NOTICE: (Updated March 5, 2010)

Beginning December 19, 2009, Books 'N Border Collies will be posting but only intermittently while I pursue personal goals. I plan to share some reading I'm doing, but there will be no reviews. I will, however, be sharing my exploration of vegetarian cooking and the cookbooks and websites I use to educate myself. I hope you enjoy it!


Saturday, December 19, 2009

Indefinite Hiatus

After much thought, Books 'N Border Collies had decided to go on indefinite hiatus to pursue some personal goals. I have had a great time and will still be around reading and commenting on many of the great blogs out there but not doing much posting myself. I will leave the blog up, but I'm turning off the ability to post anonymously so I don't have to keep monitoring all the silly spam that shows up.

Now I'm going to go play in the snow with the boys! My, Skye, what big teeth you have! :-)

Monday, December 14, 2009


by Jonathan Kellerman

L.A. police lieutenant Milo Sturgis takes center stage in Evidence, the twenty-fourth in Jonathan Kellerman's Alex Delaware series, as he investigates a double murder at an abandoned construction site in a neighborhood of the uber-rich.

Milo is my favorite character in this series, and it was a wonderful surprise to have him in the leading role. Alex himself is more of a tag-along without much of a presence other than to tell the story. That is fine with me! As much as I love this series, Alex's personal life can sometimes get in the way of a good mystery. The reader doesn't get Milo's personal life instead, but just a straight-up murder mystery with some eco-terrorism for good measure.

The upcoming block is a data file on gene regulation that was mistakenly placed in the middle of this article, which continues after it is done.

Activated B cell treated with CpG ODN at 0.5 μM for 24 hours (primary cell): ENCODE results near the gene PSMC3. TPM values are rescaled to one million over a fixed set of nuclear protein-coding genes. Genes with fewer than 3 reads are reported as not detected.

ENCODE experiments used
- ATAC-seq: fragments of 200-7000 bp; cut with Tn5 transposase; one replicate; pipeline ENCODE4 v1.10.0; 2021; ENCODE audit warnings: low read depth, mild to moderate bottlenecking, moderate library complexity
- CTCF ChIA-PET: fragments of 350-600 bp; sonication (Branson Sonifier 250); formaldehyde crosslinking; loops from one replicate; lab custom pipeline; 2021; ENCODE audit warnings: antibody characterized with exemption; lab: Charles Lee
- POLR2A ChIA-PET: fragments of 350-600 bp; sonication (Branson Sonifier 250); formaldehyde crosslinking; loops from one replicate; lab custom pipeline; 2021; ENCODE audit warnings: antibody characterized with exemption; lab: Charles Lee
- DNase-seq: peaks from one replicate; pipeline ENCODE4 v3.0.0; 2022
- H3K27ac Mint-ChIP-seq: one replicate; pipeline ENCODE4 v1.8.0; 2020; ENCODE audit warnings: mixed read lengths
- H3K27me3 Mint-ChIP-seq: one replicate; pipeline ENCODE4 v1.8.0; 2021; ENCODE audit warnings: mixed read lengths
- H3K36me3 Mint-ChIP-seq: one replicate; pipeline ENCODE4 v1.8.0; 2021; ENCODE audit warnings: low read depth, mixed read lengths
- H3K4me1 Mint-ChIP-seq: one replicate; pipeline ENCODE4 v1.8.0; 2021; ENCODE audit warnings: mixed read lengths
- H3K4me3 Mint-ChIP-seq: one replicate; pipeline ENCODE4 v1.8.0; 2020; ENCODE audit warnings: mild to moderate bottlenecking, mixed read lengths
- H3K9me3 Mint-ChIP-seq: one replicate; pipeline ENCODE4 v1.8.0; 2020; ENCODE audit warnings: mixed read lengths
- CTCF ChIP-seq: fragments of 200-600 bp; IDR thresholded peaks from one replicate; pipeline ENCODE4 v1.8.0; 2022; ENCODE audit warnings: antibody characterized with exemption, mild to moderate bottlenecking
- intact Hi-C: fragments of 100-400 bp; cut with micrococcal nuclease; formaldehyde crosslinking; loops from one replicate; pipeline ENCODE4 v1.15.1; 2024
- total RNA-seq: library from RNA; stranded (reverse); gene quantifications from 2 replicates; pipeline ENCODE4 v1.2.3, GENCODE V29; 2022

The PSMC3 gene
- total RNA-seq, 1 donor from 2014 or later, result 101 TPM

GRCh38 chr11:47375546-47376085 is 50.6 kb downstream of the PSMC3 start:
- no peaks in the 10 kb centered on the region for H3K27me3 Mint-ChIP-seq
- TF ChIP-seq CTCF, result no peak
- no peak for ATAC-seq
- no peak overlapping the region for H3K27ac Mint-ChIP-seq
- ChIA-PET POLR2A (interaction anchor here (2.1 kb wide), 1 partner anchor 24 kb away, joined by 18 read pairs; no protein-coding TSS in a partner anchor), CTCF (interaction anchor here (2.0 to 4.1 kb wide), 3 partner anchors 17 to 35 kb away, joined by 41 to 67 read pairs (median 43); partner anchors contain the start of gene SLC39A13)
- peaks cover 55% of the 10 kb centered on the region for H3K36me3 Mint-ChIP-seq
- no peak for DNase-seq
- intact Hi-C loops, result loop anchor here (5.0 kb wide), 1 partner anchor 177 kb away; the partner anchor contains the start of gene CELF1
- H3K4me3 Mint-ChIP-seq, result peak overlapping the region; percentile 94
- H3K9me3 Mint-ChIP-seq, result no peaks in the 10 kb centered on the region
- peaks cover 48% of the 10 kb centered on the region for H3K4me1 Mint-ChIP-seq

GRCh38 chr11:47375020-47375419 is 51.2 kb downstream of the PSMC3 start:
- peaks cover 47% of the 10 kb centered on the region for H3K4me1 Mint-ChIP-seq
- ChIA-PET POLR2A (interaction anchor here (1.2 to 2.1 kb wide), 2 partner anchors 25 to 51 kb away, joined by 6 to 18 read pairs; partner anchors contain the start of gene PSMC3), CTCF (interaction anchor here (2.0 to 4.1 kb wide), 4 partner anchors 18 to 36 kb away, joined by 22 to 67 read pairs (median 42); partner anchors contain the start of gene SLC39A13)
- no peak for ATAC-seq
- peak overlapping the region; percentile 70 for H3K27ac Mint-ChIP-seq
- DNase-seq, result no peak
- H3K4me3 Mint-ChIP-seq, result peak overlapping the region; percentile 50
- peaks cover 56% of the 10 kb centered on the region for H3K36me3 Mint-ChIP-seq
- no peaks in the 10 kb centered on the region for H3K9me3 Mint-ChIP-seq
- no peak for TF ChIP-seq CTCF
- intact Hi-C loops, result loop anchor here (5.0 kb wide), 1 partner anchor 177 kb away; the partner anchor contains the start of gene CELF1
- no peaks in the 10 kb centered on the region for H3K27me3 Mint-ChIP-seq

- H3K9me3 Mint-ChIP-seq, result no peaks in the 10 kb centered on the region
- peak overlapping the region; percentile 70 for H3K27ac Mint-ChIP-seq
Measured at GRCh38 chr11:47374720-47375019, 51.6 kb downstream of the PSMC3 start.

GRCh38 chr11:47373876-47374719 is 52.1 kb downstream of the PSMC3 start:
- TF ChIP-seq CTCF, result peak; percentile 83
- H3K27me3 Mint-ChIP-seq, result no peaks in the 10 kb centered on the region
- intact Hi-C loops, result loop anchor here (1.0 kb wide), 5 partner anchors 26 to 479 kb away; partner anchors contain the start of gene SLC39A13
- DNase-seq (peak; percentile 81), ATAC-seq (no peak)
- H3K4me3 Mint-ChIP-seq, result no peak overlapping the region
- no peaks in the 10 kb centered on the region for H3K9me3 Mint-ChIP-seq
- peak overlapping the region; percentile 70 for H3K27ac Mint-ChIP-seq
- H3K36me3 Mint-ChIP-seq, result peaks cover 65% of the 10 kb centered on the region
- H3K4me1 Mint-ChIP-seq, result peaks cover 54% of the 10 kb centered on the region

I listened to the audiobook of Evidence and was thrilled to hear the voice of John Rubinstein. I believe he has narrated every Alex Delaware book I have listened to, and I have become so fond of his characterizations that his is the voice I hear in my head when I read a Delaware novel. I hope he continues recording the series for as long as Kellerman continues writing it.

Sunday, December 13, 2009


by David Plouffe

"David Plouffe, campaign manager for Barack Obama's historic presidential bid, reveals the inside story behind President Obama's rise to political prominence." (From the CD container.)

If you're at all curious about what it's like to run a presidential campaign, The Audacity to Win: The Inside Story and Lessons of Barack Obama's Historic Victory is your book. David Plouffe walks the reader through the entire campaign, from the uncertain beginnings through election night. You'll hear enormous amounts of detail on political polls, funding, Obama's team's unprecedented use of "new media" in organizing and informing his supporters, the primary battles with Hillary Clinton and the final showdown with John McCain. Plouffe's book shows the best and the worst of the election process and its players. I'm not a political animal, but I was completely absorbed in this book from beginning to end. It is a fascinating behind-the-curtain look at the 2008 election from the perspective of the winner.

Saturday, December 12, 2009


by Georgette Heyer

"Penelope Creed will do anything to avoid marrying her repulsive cousin. Dressed in boy's clothing, she's fleeing from London when she's discovered by Sir Richard Wyndham, himself on he verge of the most momentous decision of his life. When Sir Richard encounters the lovely fugitive, he knows he can't allow her to travel the countryside all alone, so he offers himself as her protector. As it happens, at that very moment Sir Richard could use an escape of his own." (From the back of the Sourcebooks edition.)

When a reader is looking for a bit of fun and romance, she could hardly go wrong choosing just about any Georgette Heyer regency romance. The Corinthian is light, adorable and a perfect book for when you want to smile from the first page to the last.

Wednesday, December 9, 2009


by The Waiter, Steve Dublanica